The Muscles Used in the Farmer's Walk and Health Benefits

The farmer's walk works your core, hips, back, shoulders, arms, legs and forearms at once.
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If you're not doing loaded carries — and more specifically, the farmer's walk — as part of your strength-training routine, you're missing out.


The farmer's walk targets muscles throughout your entire body, including your transverse abdominis, gluteals, quadriceps, hamstrings, calves, shoulders, latissimus dorsi (lats), traps, rear deltoids, biceps, triceps and forearms. And it strengthens all of those muscles while boosting your heart rate and cardio health, says Carolina Araujo, CPT, a California-based certified personal trainer.

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Read on to learn the benefits of this foundational exercise, and how to do the loaded carry for head-to-toe strength.

What Is the Farmer's Walk?

Also called a farmer's carry, it's a simple yet highly effective exercise that involves carrying heavy weights, usually kettlebells or dumbbells, in both hands while you walk forward. After you walk a given distance or run out of space, you set the weights down and repeat in the opposite direction.

You can program it into your workouts as a dynamic warm-up, main lift or exercise finisher.


How to Do Farmer’s Walk With Perfect Form

Body Part Abs, Back, Legs, Shoulders, Arms and Butt
  1. Take a narrow stance with a set of dumbbells or kettlebells at your sides.
  2. Brace your core and push your hips back to grab the weights, then stand up.
  3. Stand with your feet hip-width apart and the weights hanging at your sides.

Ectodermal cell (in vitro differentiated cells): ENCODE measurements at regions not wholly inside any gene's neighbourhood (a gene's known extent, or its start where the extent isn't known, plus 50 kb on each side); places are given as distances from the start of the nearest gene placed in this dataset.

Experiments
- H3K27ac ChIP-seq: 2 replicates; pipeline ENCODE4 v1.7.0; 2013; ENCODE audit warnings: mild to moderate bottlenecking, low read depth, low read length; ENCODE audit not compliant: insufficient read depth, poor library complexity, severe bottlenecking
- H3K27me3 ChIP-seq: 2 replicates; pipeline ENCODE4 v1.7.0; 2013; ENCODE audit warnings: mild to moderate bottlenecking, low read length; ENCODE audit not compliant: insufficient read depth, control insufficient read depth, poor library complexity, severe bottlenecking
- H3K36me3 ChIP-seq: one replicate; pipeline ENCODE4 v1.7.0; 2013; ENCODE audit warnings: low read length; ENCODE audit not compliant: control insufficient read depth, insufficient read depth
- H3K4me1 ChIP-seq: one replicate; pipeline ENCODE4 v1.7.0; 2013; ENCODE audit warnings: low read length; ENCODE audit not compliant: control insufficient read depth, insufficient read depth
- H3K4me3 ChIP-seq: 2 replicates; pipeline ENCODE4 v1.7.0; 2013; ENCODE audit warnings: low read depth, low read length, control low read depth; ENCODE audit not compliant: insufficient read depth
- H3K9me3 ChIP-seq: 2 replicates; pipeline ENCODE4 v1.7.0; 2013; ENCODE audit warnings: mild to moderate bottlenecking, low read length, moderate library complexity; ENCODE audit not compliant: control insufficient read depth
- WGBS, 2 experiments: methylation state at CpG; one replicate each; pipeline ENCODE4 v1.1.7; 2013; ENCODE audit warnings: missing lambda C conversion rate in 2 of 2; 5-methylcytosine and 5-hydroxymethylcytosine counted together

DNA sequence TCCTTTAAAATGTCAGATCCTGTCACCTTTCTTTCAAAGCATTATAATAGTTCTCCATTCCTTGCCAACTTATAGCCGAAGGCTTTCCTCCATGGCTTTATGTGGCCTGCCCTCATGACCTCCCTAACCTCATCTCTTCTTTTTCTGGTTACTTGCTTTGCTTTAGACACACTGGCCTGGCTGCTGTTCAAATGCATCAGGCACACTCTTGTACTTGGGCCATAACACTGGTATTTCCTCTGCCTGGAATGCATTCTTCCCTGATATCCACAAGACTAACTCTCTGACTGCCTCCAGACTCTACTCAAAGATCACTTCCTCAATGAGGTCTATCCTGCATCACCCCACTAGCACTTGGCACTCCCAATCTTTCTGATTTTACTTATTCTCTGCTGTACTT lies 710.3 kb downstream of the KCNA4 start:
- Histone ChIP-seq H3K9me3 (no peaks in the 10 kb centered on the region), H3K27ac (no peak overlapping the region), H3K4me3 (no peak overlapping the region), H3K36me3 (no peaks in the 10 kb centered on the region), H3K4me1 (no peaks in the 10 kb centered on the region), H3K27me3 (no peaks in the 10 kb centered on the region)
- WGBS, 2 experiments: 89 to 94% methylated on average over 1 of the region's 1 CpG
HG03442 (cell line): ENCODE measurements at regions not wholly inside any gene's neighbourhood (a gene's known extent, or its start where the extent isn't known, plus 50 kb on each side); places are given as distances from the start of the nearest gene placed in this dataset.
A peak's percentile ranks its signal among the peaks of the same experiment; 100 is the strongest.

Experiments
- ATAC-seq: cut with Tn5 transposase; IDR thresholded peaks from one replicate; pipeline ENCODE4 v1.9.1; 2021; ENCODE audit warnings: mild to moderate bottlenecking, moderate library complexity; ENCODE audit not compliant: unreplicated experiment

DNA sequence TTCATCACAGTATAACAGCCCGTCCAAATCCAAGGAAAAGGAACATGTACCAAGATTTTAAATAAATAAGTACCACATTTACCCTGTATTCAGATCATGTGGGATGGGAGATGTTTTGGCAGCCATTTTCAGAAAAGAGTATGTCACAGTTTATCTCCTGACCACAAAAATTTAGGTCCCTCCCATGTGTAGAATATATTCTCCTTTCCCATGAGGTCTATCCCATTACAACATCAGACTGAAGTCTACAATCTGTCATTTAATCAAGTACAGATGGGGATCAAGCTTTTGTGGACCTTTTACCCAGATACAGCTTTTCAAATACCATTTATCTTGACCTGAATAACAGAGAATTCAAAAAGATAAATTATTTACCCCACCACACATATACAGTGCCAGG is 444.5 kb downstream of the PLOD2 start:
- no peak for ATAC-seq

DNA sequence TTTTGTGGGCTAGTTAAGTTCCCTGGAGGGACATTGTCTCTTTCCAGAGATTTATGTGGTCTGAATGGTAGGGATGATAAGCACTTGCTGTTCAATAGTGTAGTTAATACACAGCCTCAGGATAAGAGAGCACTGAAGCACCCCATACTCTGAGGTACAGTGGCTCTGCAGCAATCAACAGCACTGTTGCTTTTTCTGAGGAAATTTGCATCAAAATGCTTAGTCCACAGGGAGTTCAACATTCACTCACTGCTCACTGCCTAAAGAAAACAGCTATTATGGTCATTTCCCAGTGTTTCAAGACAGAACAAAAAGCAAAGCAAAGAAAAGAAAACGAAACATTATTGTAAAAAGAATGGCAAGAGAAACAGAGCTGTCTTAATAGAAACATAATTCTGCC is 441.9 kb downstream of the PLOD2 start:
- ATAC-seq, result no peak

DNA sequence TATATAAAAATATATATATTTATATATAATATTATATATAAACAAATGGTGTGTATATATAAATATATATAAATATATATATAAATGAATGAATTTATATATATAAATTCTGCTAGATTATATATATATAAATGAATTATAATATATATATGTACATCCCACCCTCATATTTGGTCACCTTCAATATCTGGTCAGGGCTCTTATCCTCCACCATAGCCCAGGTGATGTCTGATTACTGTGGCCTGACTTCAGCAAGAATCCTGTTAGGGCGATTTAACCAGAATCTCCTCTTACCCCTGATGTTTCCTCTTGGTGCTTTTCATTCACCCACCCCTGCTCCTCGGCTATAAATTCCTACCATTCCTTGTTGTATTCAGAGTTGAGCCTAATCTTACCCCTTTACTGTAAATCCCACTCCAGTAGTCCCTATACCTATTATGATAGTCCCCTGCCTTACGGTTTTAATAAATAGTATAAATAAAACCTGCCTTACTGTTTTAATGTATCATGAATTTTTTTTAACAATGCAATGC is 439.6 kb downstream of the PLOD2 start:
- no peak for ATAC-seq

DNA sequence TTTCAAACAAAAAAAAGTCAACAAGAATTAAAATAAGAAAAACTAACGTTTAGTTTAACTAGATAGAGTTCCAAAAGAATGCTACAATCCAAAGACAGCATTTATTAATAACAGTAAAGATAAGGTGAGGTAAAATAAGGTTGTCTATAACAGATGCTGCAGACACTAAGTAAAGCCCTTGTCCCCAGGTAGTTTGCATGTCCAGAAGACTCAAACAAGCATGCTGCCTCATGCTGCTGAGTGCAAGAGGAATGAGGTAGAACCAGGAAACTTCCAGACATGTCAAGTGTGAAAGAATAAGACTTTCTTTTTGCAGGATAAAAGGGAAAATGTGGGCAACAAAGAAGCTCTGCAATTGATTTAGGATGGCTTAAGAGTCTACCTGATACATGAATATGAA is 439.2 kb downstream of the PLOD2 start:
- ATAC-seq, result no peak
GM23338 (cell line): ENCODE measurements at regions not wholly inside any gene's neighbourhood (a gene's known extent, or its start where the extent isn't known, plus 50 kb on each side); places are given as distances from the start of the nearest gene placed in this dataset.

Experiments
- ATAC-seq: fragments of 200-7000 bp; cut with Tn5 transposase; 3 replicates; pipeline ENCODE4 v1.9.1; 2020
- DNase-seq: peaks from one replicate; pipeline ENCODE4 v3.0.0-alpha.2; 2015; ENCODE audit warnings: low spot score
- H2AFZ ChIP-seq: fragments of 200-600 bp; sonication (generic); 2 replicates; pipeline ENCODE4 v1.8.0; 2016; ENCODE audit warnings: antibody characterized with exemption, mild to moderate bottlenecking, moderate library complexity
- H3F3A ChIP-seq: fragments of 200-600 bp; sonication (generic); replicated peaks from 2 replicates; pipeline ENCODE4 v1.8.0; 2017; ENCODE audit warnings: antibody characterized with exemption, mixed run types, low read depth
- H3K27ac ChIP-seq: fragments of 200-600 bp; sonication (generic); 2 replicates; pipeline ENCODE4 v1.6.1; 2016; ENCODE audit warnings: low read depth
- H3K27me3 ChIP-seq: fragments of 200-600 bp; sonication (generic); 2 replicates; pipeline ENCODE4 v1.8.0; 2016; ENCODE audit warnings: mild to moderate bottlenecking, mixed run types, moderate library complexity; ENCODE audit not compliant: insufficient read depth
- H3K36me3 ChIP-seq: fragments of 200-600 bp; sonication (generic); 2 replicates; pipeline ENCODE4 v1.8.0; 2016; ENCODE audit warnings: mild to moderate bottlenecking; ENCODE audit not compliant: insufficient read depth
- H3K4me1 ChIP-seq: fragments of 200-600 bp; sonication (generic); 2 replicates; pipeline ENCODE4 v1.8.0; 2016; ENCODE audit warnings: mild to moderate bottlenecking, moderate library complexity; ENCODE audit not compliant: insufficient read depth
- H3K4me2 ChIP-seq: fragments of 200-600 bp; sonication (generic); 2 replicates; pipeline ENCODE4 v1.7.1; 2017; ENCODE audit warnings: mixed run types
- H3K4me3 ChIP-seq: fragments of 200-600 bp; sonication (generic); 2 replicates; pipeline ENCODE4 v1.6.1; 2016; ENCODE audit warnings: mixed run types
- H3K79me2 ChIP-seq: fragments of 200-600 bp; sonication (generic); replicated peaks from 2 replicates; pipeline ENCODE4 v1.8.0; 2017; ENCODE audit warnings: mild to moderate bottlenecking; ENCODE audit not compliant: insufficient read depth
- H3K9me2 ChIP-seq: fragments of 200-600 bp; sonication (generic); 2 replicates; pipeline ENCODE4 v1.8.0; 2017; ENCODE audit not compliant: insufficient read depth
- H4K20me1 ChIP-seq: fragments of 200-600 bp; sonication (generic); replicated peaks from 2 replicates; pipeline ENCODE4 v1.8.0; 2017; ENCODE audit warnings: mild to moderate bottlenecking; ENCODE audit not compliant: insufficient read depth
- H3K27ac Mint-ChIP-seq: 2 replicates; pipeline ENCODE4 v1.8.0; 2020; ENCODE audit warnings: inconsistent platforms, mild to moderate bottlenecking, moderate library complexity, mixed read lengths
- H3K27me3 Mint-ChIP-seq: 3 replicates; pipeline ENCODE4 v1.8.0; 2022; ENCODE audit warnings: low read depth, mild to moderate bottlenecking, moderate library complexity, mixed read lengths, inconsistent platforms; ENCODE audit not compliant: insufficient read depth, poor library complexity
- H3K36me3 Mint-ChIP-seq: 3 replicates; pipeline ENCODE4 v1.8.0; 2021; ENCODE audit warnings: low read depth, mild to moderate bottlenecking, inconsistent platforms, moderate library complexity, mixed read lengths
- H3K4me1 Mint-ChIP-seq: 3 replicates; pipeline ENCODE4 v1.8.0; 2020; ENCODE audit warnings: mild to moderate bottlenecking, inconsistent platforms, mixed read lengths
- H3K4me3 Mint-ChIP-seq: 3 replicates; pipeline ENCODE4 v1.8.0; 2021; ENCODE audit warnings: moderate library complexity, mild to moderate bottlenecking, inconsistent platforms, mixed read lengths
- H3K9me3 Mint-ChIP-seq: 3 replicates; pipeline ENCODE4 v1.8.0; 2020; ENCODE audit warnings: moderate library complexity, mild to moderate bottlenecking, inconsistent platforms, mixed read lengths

4. Keeping your core tight, belly button in, squeeze your shoulder blades down and back to stabilize the weights.
  5. Walk forward, imagining there's a string pulling the top of your head toward the ceiling.

Farmer's Walk Muscles Worked

1. Core

This lift is, first and foremost, a compound ab exercise. Think of it like a moving plank: Your midsection is responsible for keeping your body upright and stable as you walk forward.

The bulk of the work goes to your transverse abdominis, the deep core muscles that support your spine and pelvis, and act like an internal weight belt.


2. Back, Shoulders and Arms

During the exercise, the muscles in your upper back and shoulders, including the trapezius, rotator cuff and deltoid muscles, work together to keep your shoulders strong and stable, Araujo says.

Meanwhile, your arms are equally active. As your biceps and triceps keep your arms rigid, your hands and forearms work hard to keep you holding on.


3. Hips and Legs

Loaded walk exercises target all of the muscles in your lower body. When performing the lift, your glutes, hamstrings, quadriceps and calves all work together to stabilize and propel you forward, Araujo says.


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3 Benefits of the Farmer's Walk

1. Improved Posture

Strengthening your core, shoulders and back (all of which the farmer's walk targets) can drastically improve your spinal and pelvic alignment, according to the Mayo Clinic.


This reduces stress on both your upper and lower back. It also helps you do everyday tasks and in-the-gym exercises with better, safer form.

2. Burned Calories

Like squats and deadlifts, carries are a compound exercise

That means they work several joints and major muscle groups all at once, according to the American Council on Exercise (ACE). Compound exercises require a lot of energy (aka calories) to do, meaning you can expect a big caloric burn from your walks.


3. Functional Strength

Alongside being a compound move, the farmer's walk is a functional exercise. In other words, the strength you build doing this exercise translates to a lot of your daily tasks out of the gym, according to Araujo.

Imagine carrying bags of groceries or a suitcase. These are real-life variations of the carry. And by training for them in the gym, you can move more confidently through every day.




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